“As a good defense lawyer, I can knock any one of those out,
and I win,” Graziano said.

Bring in the Pros: Working with Expert Witnesses

When it’s time to have the experts take a look at your case, choose
the best. Who is writing the peer-reviewed literature on these topics?
Who’s at the cutting edge of these issues in the relevant medical
community? Research them. Then call them. Make sure you have
their up-to-date curriculum vitae and that all-important fee schedule.
Know what you are in for in terms of fees. And don’t send them any
records to review until they commit to testifying at trial if you think
you will need them. A lot of money is wasted on experts who never
intended to testify in court.

Get the most out of expert depositions in three easy steps:
1. Gather the expert’s professional background. You want to
know if the expert works exclusively for plaintiff or defense.
Does he have a consulting organization? What percentage of his
work is consulting? How much is he being paid? Has he ever been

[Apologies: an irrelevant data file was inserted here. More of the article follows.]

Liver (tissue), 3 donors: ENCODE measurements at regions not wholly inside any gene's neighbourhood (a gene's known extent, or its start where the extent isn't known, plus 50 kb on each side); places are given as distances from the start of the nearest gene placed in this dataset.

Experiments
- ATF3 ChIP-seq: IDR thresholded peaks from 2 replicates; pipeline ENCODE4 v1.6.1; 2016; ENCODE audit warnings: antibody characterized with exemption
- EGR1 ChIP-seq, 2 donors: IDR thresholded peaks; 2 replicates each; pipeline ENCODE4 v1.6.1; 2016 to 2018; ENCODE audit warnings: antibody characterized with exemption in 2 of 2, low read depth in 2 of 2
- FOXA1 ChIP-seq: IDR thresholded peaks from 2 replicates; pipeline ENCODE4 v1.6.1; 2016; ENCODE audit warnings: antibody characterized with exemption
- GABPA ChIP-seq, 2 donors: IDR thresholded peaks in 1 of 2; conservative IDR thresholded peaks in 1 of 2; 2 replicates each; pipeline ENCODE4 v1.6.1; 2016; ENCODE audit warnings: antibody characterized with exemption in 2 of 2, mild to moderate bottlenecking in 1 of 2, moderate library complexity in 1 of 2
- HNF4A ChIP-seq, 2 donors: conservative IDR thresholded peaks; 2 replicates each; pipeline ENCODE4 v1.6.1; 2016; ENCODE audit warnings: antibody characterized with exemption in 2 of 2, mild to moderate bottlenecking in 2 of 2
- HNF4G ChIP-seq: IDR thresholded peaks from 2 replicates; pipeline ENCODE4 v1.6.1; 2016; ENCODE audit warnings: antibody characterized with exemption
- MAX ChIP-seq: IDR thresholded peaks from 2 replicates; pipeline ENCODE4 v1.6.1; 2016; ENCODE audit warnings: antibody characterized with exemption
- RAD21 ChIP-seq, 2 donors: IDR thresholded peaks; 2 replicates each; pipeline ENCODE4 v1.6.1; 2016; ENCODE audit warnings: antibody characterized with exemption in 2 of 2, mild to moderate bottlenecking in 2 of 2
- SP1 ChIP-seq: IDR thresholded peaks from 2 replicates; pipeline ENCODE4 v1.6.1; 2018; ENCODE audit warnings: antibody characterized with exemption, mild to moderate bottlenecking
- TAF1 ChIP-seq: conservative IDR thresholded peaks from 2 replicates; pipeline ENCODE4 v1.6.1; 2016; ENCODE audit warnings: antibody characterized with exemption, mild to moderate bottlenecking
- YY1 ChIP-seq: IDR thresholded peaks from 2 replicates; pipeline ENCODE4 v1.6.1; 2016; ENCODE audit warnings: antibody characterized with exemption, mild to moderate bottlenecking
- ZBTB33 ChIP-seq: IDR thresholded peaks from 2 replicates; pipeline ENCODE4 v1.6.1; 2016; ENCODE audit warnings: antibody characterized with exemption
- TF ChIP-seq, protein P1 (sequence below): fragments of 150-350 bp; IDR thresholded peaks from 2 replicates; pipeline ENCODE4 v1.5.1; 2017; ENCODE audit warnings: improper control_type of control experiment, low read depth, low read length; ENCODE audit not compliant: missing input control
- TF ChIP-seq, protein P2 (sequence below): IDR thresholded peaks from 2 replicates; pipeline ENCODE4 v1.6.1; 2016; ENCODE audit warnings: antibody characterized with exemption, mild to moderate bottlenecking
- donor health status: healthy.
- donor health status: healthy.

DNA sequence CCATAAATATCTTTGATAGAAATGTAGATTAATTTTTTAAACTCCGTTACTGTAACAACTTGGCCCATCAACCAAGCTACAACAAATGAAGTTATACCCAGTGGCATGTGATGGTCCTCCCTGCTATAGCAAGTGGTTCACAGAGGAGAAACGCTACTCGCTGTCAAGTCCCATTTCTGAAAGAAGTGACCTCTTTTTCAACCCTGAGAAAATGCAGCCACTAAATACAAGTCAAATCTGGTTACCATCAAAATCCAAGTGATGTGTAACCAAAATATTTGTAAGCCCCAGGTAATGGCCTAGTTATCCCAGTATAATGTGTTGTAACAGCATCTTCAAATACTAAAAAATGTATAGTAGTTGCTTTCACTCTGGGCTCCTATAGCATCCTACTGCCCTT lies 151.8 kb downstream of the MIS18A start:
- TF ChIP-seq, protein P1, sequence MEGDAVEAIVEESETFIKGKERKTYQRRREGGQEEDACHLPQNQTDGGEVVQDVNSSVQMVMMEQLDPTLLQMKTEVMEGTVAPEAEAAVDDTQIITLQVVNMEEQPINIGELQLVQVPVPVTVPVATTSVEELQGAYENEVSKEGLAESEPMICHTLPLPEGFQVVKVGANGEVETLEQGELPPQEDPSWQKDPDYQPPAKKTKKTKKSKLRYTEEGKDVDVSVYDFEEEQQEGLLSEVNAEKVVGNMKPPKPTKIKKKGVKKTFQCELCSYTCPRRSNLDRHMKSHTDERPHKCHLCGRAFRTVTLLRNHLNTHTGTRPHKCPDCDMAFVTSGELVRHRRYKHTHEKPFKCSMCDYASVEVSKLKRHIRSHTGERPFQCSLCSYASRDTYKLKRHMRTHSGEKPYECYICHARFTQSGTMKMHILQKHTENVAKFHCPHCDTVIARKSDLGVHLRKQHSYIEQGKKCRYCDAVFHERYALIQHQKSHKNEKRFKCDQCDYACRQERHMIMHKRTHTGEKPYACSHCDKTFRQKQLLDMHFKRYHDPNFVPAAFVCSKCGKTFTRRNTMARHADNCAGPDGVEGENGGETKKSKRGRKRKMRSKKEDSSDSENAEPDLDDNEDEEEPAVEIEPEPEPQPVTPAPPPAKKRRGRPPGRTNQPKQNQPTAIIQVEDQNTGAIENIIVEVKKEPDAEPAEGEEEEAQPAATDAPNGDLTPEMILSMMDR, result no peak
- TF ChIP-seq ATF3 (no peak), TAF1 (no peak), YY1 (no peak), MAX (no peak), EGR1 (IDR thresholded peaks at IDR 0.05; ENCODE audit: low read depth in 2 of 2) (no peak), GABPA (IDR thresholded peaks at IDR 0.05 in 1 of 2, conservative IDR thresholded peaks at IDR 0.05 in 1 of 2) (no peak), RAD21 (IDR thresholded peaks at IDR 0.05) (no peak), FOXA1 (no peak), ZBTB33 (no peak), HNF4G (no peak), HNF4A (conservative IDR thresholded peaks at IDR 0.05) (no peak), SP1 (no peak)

disqualified by a court?
2. See what the expert has reviewed in your case. Which records
did he examine?

Did he review the medical records “blind,” or did
he have a hint about what he was looking for?

3. Extract the opinions. Thoroughly extract every opinion. Then,
most importantly, you must ask, “Do you believe you’ve done
everything you need to do in order to form and state your
opinions in the case?”

Ferret out the Facts

Written discovery can unearth important details. Were material
changes made to the medical records? Is it the same record that
was provided pre-suit? Comparing records line-by-line often results
in case-changing nuggets.

Additionally, make sure you confirm any handwritten notes
and that you are interpreting abbreviations correctly.
When conducting a plaintiff deposition, distinguish between